Follow along our Cricut Crawl/Blog Hop and you will have a chance to win 18 more giveaways! You are currently at stop #2 on the rooster so if you missed Robin's Creative Cottage, be sure to pop back before you move on to Heather at Scrapping Runner Creations. Here is our entire blog hop line-up:
YOU ARE HERE -> Jilliene http://jillienedesigns.blogspot.com
Amy T www.craftingwithamy.com
Amy HS http://thestampingtree.blogspot.com
As I mentioned in yesterday's post, last weekend we threw a surprise pirate birthday party for my daughter. We wanted to get the most bang (kaboom) for our buck so I used my Cricut to "Piratize" many of the decorations.
I printed and cut the skull and crossbones below with my Cricut Imagine using the Imagine Cartridge "Buccaneer."
My favorite project was turning a few simple Mylar balloons into a pirate party bouquet! I purchased 9 balloons from Dollar Tree in white, red and black. I used 3, 6x12" vinyl sheets to cut out pirate graphics from the Cricut cartridge "Life's a Party" (vinyl sheets are only $.99 each at Cricket Vinyl Supplies - white, red, brown.)
It was so simple to dress up these balloons - I just couldn't believe it! First I selected the image I wanted to add to the balloon and then I placed the vinyl on my mat.
I squeegeed the vinyl down securely on the mat to prevent air bubbles later on in the process. Next I adjusted the image size so that it would fit appropriately on the balloon and I adjusted my cut settings on my Cricut.
Vinyl cut settings: blade depth-4, speed-4 and pressure-4
Once cut, I removed the excess vinyl around the image and within the image so that I was left with only the cut I wanted to transfer. I left this image on the mat.
Now I needed to cut my transfer tape to a size large enough to cover the entire vinyl image, but not so large that there was extra tape hanging over the edges that might cause creases and other transfer issues when I went to apply the vinyl to the balloon. To do this I rested the transfer tape above the image so the the edge of the tape sheet sat a little father over than the image edge. I used my scissors to cut the transfer tape from the larger sheet so that there was just a small overhang on the other side as well. That was my horizontal measurement. I repeated the process for the side of the image to get the vertical measurement leaving me with a piece of transfer tape just a tiny bit bigger than the actual image.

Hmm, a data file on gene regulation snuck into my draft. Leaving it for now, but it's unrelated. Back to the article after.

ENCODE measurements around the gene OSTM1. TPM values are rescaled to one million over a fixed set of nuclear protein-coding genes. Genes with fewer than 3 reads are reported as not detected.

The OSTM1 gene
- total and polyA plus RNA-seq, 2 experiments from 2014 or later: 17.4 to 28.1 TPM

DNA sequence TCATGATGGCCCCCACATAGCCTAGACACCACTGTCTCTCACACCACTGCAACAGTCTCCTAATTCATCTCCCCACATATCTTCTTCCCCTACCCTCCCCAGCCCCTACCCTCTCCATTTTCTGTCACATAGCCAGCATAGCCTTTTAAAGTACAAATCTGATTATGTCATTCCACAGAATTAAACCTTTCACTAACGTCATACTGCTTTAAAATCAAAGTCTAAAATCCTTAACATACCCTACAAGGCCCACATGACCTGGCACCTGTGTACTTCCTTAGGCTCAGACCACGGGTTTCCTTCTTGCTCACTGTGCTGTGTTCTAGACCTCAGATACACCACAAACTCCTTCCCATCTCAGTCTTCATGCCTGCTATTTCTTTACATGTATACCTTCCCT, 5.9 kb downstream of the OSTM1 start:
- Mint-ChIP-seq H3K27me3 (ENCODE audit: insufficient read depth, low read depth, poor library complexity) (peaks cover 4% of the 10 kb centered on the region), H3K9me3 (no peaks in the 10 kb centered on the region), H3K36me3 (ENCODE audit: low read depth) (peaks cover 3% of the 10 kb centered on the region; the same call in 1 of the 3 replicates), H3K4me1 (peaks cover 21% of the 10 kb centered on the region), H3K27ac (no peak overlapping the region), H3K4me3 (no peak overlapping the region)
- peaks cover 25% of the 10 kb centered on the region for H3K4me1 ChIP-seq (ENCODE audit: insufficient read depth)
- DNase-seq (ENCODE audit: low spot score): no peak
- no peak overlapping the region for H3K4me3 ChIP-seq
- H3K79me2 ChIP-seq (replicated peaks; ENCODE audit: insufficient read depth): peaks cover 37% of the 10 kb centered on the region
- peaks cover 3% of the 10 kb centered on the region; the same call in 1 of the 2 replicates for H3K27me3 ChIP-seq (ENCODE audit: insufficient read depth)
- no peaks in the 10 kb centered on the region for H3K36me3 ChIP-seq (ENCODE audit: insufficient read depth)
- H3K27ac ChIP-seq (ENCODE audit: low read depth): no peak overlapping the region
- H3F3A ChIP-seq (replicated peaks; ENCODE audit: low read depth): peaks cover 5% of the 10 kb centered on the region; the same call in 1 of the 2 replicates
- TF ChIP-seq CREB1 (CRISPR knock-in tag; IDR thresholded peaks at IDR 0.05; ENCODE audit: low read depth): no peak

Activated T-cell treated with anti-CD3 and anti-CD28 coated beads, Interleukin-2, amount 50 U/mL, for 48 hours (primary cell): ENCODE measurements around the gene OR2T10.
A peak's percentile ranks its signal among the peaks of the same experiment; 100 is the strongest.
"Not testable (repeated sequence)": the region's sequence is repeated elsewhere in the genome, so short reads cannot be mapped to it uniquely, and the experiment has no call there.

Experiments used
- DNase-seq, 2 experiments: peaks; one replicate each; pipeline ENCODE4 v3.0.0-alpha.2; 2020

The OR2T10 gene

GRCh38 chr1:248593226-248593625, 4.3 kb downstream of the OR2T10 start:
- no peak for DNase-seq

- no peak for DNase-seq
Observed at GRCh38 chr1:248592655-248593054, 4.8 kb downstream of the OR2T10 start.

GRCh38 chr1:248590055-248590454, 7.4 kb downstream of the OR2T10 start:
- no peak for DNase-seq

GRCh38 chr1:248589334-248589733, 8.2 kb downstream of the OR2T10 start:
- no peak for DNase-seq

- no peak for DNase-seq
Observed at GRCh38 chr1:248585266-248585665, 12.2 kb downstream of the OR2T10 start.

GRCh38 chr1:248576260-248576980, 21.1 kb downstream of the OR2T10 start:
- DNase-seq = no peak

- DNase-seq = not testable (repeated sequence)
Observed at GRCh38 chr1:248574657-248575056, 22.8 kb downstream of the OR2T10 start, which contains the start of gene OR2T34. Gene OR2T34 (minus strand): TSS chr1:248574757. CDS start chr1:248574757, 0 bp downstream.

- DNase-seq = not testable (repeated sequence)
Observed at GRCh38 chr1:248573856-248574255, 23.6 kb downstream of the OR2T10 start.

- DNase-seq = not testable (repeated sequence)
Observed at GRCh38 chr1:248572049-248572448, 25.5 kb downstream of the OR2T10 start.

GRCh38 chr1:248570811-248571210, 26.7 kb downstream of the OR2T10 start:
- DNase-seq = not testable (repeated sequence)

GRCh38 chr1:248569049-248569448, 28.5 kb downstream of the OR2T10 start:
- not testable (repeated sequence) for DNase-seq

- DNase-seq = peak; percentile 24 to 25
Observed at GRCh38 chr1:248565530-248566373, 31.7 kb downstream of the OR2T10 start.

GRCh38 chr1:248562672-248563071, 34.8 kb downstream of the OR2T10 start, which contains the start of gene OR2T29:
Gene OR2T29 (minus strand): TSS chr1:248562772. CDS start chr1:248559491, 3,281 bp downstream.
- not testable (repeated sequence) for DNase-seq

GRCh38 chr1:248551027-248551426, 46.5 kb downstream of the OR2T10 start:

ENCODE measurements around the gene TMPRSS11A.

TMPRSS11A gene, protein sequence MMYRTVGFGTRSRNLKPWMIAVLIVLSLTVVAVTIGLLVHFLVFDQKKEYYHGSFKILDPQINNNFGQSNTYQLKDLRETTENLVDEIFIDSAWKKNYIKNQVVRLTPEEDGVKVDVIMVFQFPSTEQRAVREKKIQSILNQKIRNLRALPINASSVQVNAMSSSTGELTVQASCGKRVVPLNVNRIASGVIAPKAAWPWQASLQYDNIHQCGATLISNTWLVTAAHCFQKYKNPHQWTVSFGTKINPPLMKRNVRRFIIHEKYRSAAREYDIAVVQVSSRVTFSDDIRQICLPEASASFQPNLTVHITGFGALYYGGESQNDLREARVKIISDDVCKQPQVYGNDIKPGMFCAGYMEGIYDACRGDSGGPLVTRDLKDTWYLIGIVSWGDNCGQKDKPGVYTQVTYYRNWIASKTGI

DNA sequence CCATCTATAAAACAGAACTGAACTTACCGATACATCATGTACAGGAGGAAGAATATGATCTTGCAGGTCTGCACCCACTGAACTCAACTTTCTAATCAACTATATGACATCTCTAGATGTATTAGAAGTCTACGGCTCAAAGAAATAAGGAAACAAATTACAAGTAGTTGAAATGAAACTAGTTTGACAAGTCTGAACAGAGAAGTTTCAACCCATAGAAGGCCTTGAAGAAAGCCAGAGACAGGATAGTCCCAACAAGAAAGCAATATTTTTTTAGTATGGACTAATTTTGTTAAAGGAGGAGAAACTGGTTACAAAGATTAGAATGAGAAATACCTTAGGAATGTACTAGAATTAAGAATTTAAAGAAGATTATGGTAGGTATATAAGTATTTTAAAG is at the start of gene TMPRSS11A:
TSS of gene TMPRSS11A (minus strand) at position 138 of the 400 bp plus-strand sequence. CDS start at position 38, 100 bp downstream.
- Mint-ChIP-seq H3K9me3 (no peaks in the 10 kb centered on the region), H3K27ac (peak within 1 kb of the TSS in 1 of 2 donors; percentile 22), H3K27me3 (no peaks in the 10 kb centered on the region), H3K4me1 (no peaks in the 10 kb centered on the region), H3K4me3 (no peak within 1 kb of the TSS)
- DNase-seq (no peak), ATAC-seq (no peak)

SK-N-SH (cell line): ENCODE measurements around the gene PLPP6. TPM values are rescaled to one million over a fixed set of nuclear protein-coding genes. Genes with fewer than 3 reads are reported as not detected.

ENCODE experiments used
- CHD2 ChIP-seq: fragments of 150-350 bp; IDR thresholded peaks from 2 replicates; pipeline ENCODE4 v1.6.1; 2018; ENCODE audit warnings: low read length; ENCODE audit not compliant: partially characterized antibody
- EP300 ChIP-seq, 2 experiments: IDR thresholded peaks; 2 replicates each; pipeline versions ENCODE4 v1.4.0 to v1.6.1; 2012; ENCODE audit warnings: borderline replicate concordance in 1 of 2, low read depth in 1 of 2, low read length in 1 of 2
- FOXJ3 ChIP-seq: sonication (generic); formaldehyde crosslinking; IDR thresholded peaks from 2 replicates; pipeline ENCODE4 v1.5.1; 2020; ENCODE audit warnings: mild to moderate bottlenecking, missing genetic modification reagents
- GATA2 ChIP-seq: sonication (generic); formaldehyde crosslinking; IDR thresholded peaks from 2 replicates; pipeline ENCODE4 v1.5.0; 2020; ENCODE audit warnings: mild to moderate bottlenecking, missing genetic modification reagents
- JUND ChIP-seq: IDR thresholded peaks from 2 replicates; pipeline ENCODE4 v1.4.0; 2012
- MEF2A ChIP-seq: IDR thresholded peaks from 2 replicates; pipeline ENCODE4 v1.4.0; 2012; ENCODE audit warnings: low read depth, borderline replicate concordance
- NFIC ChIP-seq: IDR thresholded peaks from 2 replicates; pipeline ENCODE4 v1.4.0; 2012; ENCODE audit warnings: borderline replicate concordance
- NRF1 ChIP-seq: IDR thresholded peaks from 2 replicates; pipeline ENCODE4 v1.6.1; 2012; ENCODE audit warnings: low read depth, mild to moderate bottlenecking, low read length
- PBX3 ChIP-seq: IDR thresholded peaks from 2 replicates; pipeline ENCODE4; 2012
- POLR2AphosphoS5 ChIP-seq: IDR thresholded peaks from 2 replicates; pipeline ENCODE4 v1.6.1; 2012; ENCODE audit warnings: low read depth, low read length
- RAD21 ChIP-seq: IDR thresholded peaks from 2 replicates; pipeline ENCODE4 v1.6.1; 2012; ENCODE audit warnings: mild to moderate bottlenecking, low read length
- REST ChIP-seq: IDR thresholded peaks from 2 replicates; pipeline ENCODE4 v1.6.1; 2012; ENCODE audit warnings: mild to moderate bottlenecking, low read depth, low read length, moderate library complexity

TIP: If you do not have transfer tape on hand, you can use Con-Tact Quick Clear Self Adhesive Shelf Liner from the Dollar Tree for $1.00. It actually works great and is much less expensive than official vinyl transfer tape.
To apply the transfer tape to the vinyl, I peeled a small portion of the transfer tape back so I could position it on top of the vinyl, distributing it evenly, and then I gradually eased the tape over the vinyl smoothing out bubbles and wrinkles with a spatula tool as I laid it down. You should smooth over the transfer tape/ vinyl "sandwich" several times to remove as many bubbles as possible and to make sure that the tape is adhered to the entire vinyl cut. This will prevent the vinyl from stretching out of shape or grabbing onto the Mylar before you have it positioned correctly.
TIP: If you do not have a official vinyl transfer tool or Cricut spatula tool you can use a grout/ paint spatula tool from Dollar Tree found in the hardware section next to the paint supplies.
There are two strategies for removing the vinyl from the Cricut mat. The first option is to remove the vinyl from the mat with the backing still on the vinyl. If you have used the 4, 4, 4 settings, the blade should have gone through the backing and you should have no trouble lifting the entire cut. This is ideal when you are putting down a vinyl image that is large like the "Arrrgh" (below) because you can "peel and place", meaning you can peel a little of the backing off at a time, place down a portion of the image and smooth, then peel, etc. This method will allow you to course correct if it starts to lay down wonky and will help prevent distortion and stretching.
This method is best when you have delicate images that could easily tear or become distorted. With these, you might want to lay down the vinyl starting from the center, top of the image and gently smooth the transfer tape moving down and outward.
Once you place the vinyl down, gently use your spatula to secure the adhesion. Remember, you are working on a delicate, air filled substrate (that could pop), so don't worry too much about minor stretching or bubbles. Mylar balloons are rounded and have their own creases so most vinyl blemishes will blend in.
Now gently pull off the transfer tape and your balloon is finished!